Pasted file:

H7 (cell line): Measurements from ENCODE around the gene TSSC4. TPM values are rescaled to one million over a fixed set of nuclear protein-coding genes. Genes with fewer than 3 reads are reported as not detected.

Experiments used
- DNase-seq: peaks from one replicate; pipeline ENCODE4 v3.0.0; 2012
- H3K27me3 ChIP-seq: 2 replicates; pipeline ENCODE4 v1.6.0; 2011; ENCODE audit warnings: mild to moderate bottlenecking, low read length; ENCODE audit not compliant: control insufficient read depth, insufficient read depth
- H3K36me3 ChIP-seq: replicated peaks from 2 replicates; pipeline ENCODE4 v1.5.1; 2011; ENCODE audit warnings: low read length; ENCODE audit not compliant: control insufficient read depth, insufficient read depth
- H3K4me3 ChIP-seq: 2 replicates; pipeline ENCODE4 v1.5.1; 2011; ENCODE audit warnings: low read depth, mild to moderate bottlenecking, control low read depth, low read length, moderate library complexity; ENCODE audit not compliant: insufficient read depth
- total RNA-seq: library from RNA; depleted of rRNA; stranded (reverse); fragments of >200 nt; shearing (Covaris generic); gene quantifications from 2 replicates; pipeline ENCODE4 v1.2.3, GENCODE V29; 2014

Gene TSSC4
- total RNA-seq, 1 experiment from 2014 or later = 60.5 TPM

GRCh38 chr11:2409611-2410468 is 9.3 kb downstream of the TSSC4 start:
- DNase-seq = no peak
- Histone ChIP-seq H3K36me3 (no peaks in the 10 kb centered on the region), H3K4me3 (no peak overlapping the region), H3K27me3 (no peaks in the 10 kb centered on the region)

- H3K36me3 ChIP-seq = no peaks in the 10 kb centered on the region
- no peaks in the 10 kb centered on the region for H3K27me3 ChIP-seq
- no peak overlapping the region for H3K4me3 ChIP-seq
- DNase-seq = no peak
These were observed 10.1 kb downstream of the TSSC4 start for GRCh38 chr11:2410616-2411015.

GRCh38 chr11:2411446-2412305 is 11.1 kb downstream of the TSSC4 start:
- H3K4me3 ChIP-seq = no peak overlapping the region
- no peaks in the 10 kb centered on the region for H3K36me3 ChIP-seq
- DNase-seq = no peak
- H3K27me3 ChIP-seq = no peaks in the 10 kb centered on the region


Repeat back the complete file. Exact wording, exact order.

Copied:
H7 (cell line): Measurements from ENCODE around the gene TSSC4. TPM values are rescaled to one million over a fixed set of nuclear protein-coding genes. Genes with fewer than 3 reads are reported as not detected.

Experiments used
- DNase-seq: peaks from one replicate; pipeline ENCODE4 v3.0.0; 2012
- H3K27me3 ChIP-seq: 2 replicates; pipeline ENCODE4 v1.6.0; 2011; ENCODE audit warnings: mild to moderate bottlenecking, low read length; ENCODE audit not compliant: control insufficient read depth, insufficient read depth
- H3K36me3 ChIP-seq: replicated peaks from 2 replicates; pipeline ENCODE4 v1.5.1; 2011; ENCODE audit warnings: low read length; ENCODE audit not compliant: control insufficient read depth, insufficient read depth
- H3K4me3 ChIP-seq: 2 replicates; pipeline ENCODE4 v1.5.1; 2011; ENCODE audit warnings: low read depth, mild to moderate bottlenecking, control low read depth, low read length, moderate library complexity; ENCODE audit not compliant: insufficient read depth
- total RNA-seq: library from RNA; depleted of rRNA; stranded (reverse); fragments of >200 nt; shearing (Covaris generic); gene quantifications from 2 replicates; pipeline ENCODE4 v1.2.3, GENCODE V29; 2014

Gene TSSC4
- total RNA-seq, 1 experiment from 2014 or later = 60.5 TPM

GRCh38 chr11:2409611-2410468 is 9.3 kb downstream of the TSSC4 start:
- DNase-seq = no peak
- Histone ChIP-seq H3K36me3 (no peaks in the 10 kb centered on the region), H3K4me3 (no peak overlapping the region), H3K27me3 (no peaks in the 10 kb centered on the region)

- H3K36me3 ChIP-seq = no peaks in the 10 kb centered on the region
- no peaks in the 10 kb centered on the region for H3K27me3 ChIP-seq
- no peak overlapping the region for H3K4me3 ChIP-seq
- DNase-seq = no peak
These were observed 10.1 kb downstream of the TSSC4 start for GRCh38 chr11:2410616-2411015.

GRCh38 chr11:2411446-2412305 is 11.1 kb downstream of the TSSC4 start:
- H3K4me3 ChIP-seq = no peak overlapping the region
- no peaks in the 10 kb centered on the region for H3K36me3 ChIP-seq
- DNase-seq = no peak
- H3K27me3 ChIP-seq = no peaks in the 10 kb centered on the region